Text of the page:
I was thinking about the work I do and it occurred to me that people who go into therapy usually have no idea how hard it is. As a therapist, I ask my clients to delve into their most painful memories, get in touch with their most repulsive feelings and learn to tolerate the most intolerable thoughts and experiences.
So why would anyone want to do this to themselves?
1. It’s about awareness
People don’t come to therapy because they already know what their problems or patterns are. They come to therapy because either a) someone has indicated they need to go, b) they feel like their lives aren’t going that well, or c) they have any number of symptoms that they want alleviated.
But very often, sometimes even in the first session, they will discover things about themselves that they never knew before. It is likely that these insights might contain information that you really don’t want to know about yourself. Very often therapy uncovers your vulnerabilities, your foibles, or your bad habits. But with awareness comes the ability to shift any unwanted tendencies and make adjustments to the ways in which you deal with your thoughts and feelings.
2. Your relationships will change
Psychology is about the individual and how each of us thinks, feels, and reacts to things in our environment. Therapy will bring awareness to your patterns and relationship styles. This might feel really uncomfortable as you will have to face and own up to the fact that you might make shitty life choices or that you might be responsible for hurting others. It’s never nice to realise that you are responsible for your relationship choices and that your own psychology is to blame for some of the shit in your life.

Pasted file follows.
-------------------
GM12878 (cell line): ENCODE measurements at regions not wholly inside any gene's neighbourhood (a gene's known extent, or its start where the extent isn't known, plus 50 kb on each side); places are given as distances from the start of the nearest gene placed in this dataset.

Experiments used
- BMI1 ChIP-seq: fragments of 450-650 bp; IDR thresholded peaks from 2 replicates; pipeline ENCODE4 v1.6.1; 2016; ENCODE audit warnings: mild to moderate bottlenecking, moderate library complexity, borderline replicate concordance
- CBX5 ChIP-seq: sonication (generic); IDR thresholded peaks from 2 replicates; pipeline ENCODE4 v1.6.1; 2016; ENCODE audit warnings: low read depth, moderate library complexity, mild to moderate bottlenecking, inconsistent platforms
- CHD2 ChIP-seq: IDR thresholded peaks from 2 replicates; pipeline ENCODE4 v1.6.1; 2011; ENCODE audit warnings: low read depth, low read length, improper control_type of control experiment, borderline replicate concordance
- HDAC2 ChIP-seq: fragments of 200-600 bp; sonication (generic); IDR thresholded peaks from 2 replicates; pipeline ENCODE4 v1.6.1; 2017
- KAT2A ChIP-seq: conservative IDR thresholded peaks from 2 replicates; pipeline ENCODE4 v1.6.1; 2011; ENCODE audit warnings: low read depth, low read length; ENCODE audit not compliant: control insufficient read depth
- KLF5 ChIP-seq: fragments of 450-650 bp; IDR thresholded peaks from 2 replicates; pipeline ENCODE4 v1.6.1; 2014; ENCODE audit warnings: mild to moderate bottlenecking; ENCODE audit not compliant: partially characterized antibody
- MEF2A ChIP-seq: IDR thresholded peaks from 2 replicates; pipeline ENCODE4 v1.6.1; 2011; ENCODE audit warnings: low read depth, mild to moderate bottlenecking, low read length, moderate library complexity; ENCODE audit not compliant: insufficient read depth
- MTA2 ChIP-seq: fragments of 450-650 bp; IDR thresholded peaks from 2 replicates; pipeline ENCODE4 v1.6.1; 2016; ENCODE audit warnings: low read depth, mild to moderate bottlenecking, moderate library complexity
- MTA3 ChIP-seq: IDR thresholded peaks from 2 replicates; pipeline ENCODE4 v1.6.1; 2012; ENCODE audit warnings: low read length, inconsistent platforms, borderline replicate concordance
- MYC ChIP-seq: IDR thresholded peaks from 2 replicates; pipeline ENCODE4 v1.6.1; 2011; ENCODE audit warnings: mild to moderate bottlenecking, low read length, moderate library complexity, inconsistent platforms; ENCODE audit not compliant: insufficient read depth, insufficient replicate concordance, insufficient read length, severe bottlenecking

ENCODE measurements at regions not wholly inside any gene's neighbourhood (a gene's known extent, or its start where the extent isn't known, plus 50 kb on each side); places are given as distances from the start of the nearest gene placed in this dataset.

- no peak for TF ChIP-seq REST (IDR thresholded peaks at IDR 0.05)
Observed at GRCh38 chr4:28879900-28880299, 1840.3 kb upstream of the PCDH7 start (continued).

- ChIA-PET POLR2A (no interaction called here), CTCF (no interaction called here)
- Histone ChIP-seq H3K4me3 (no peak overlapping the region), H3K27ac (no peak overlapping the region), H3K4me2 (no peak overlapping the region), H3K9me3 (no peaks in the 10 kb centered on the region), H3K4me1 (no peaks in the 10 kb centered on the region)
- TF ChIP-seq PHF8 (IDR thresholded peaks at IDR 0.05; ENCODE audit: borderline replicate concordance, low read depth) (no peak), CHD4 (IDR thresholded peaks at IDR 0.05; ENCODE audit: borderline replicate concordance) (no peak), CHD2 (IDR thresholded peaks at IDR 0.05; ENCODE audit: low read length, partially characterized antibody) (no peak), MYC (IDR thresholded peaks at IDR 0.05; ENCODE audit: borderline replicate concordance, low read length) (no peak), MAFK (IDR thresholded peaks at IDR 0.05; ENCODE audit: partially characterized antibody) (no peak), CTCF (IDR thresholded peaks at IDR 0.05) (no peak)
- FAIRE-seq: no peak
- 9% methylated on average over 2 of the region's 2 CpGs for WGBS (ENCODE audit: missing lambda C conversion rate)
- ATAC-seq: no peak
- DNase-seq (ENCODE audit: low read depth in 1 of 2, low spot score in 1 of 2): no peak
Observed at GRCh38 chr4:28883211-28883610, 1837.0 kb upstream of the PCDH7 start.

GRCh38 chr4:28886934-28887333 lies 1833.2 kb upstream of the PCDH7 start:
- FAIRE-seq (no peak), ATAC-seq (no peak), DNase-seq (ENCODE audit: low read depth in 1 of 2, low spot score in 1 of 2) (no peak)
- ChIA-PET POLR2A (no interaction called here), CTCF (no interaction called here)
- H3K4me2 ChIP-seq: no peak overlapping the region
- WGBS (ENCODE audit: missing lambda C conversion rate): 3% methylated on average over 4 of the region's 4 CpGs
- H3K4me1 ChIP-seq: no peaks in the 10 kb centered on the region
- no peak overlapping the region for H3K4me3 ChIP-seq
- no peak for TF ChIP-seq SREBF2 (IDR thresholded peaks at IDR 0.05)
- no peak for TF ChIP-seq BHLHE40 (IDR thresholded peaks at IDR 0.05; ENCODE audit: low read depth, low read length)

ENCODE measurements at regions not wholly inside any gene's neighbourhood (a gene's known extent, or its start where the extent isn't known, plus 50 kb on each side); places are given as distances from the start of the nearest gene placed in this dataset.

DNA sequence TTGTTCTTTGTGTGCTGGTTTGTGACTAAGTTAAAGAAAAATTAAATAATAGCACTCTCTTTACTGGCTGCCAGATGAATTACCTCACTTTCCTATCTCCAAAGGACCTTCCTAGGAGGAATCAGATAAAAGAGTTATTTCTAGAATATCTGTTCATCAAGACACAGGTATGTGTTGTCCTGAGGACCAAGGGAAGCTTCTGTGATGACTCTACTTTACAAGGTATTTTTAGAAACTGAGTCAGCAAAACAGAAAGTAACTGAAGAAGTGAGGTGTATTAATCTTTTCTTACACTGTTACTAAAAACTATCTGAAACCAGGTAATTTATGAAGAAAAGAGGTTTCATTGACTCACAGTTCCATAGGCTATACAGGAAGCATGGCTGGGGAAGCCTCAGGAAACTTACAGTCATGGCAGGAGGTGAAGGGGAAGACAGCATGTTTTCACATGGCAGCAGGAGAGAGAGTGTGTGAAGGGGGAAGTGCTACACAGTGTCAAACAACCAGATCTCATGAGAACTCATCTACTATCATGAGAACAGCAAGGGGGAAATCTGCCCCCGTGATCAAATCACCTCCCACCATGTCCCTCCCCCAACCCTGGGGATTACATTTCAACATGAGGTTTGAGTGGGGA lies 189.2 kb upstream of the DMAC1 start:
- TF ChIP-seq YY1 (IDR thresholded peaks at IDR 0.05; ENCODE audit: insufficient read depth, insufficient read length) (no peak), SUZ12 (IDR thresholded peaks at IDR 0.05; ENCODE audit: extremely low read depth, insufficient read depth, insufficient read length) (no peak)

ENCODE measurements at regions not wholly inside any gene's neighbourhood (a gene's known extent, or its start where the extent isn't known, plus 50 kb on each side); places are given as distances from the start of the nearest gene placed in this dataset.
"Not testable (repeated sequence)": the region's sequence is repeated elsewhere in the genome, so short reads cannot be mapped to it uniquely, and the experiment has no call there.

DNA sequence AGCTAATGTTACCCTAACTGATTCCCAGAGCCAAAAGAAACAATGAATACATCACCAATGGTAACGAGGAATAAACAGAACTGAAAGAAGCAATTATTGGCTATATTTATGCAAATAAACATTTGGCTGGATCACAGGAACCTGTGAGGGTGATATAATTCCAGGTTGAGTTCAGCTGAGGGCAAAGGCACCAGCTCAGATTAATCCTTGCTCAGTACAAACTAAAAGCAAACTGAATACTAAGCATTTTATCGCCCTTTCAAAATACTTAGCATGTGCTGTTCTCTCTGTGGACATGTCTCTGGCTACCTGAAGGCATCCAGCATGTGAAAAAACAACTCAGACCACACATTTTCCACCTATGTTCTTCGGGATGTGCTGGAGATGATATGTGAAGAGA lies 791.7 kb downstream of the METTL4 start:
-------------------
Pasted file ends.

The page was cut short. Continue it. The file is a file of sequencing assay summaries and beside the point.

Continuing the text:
But on the upside, being made aware of these patterns and having the chance to re-think some of your decisions or be conscious enough to make a different choice in the future could make it all worthwhile. Sometimes we have to face our demons head on in order to know fully that we don’t want to choose that which does us harm.
And if you are able to take ownership of your thoughts, feelings and actions in your relationships then you will see the results instantly. Not only will you feel happier, clearer and more in control but you will find that people respond to you with greater respect and acceptance.
3. Learning to accept
On the topic of acceptance, I would say that the therapeutic process is much like some spiritual/esoteric practices in that it requires you to face yourself full on and to learn how to accept yourself, unconditionally.
First, you will come to therapy a total mess. You will either be totally defensive or you will be collapsed. Either way, you will get to see parts of yourself that you have been avoiding. This is going to be painful. You are going to come face to face with your insecurities and your self-loathing. Horrible, horrible concept.
But through the constant, reassuring presence of the therapist (who is available, loving, fair and compassionate) you will start to experience yourself as loveable and worthwhile. In time, you will start to experience yourself more positively and little by little the negative thoughts will start to lose power and positive self talk will take up more space in your mind.